People eat rhubarb and kiwifruit to help stay regular, but there's more to it than just fibre.
Rhubarb (Rheum rhabarbarum) has been eaten as a food only relatively recently. British nurseryman Joseph Myatt is thought to have been the first to cook rhubarb with sugar, in the early 18th century.
The leaves of the rhubarb plant shouldn’t be eaten, as they contain poisonous substances such as oxalic acid. In traditional Chinese medicine, the roots of the rhubarb plant are prized for their laxative effect and it has been a treatment for constipation for thousands of years.
Those who eat the stewed fleshy stalks, or petioles, of rhubarb may also have noticed something of a laxative effect, too. It provides a good helping of fibre, with 2.4g per 100g of stewed rhubarb, contributing to the recommended daily intake of 25g for women and 30g for men.
But it is not rhubarb’s dietary fibre that is credited with promoting bowel movements. Instead, it’s a combination of compounds known as anthraquinones that are thought to be responsible. The compounds are metabolised by gut bacteria, resulting in increased bowel movements and more water being retained in the colon, leading to faster, looser movements.
A 2017 study by Japanese doctors found that among six critically ill patients who had suffered from constipation for an average of 5.8 days, a dose of powdered rhubarb produced a much-needed bowel movement within 1.8 days.
However, you’re probably not going to be prescribed a rhubarb-root supplement for constipation any time soon. That’s because, during research into its laxative effect in animals, Chinese researchers found that some of its compounds can be toxic to the kidneys and that long-term use can produce adverse effects.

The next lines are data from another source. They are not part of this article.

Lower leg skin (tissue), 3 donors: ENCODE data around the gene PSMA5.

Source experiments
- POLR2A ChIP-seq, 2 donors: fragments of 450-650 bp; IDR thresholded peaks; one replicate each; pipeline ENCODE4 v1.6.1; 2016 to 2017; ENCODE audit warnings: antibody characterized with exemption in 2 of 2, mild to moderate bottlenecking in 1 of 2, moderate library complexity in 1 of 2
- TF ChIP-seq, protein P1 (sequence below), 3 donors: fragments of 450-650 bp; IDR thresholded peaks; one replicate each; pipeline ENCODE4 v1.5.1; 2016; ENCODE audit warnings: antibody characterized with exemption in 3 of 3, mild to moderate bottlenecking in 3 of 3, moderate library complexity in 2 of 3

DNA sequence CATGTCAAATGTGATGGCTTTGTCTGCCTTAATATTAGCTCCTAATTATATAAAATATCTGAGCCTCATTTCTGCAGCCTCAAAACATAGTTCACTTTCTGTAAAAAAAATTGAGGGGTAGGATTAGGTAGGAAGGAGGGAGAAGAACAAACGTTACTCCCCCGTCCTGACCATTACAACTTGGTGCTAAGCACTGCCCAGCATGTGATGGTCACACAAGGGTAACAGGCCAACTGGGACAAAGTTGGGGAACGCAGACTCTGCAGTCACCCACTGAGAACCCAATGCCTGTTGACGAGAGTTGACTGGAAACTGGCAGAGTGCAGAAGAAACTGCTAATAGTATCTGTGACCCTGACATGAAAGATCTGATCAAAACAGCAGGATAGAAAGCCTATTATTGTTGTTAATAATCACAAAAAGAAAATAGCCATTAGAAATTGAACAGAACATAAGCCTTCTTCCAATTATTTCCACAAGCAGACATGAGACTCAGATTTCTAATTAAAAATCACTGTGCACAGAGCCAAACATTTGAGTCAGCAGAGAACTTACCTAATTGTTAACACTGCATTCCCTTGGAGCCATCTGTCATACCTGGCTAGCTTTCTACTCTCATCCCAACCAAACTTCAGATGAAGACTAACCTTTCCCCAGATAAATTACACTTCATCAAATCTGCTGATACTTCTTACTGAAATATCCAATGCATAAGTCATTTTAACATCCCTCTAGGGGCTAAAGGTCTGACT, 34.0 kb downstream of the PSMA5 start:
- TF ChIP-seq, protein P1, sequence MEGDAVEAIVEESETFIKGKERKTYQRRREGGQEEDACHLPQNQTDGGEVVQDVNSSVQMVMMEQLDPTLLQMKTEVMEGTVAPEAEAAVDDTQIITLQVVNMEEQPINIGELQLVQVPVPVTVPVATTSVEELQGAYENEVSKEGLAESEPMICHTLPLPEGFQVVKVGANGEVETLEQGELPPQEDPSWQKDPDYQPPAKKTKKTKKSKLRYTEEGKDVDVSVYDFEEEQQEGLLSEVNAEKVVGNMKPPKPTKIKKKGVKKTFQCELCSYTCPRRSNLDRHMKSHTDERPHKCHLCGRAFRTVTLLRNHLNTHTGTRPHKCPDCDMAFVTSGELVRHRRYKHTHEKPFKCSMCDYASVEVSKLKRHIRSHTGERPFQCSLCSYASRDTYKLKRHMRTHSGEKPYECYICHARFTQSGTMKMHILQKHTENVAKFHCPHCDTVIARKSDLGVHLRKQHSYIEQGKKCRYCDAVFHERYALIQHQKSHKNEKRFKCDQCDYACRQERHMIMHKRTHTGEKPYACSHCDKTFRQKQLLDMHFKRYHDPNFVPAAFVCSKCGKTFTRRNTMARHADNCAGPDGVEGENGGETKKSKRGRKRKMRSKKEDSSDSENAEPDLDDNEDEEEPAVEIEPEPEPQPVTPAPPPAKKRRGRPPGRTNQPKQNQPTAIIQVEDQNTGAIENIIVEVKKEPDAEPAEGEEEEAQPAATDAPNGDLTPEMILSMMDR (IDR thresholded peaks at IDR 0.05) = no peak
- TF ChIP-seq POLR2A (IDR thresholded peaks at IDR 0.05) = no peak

Nevertheless, the rhubarb stalk is full of nutritious goodies. Along with the fibre, a 100g serving of stewed rhubarb also provides 8mg of vitamin C, anthocyanin compounds and antioxidant effects.
To aid digestion and remain regular, green kiwifruit is also a good option. In addition to the helpful 3g of fibre per 100g, and 85mg of vitamin C, it also contains actinidin – a natural enzyme that breaks down a range of food proteins faster than our own digestive enzymes.
Kiwifruit fibre also has a mixture of insoluble and soluble fibres that help to create a larger, softer stool that moves more quickly through the gut.
Clinical trials have found that green kiwifruit significantly improves digestive health, increasing frequency and ease of bowel movements in healthy adults and those with constipation, including adults who have the condition as a result of irritable bowel syndrome.
It’s amazing how natural wholefoods can benefit our gut health, and all while tasting delicious, too.
This article was first published in the September 14, 2019 issue of the New Zealand Listener.